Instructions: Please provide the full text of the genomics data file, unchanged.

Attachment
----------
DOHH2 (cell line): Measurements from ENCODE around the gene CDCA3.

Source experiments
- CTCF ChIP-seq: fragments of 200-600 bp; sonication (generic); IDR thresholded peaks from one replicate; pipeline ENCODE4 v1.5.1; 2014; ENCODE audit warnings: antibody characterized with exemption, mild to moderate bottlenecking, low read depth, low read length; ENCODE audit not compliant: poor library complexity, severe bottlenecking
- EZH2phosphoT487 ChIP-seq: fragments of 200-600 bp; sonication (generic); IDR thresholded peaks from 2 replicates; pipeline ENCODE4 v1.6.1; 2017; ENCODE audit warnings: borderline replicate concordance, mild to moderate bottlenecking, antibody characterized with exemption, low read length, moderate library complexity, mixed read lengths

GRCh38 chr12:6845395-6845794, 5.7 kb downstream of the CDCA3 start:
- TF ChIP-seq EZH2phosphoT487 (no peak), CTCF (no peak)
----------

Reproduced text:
DOHH2 (cell line): Measurements from ENCODE around the gene CDCA3.

Source experiments
- CTCF ChIP-seq: fragments of 200-600 bp; sonication (generic); IDR thresholded peaks from one replicate; pipeline ENCODE4 v1.5.1; 2014; ENCODE audit warnings: antibody characterized with exemption, mild to moderate bottlenecking, low read depth, low read length; ENCODE audit not compliant: poor library complexity, severe bottlenecking
- EZH2phosphoT487 ChIP-seq: fragments of 200-600 bp; sonication (generic); IDR thresholded peaks from 2 replicates; pipeline ENCODE4 v1.6.1; 2017; ENCODE audit warnings: borderline replicate concordance, mild to moderate bottlenecking, antibody characterized with exemption, low read length, moderate library complexity, mixed read lengths

GRCh38 chr12:6845395-6845794, 5.7 kb downstream of the CDCA3 start:
- TF ChIP-seq EZH2phosphoT487 (no peak), CTCF (no peak)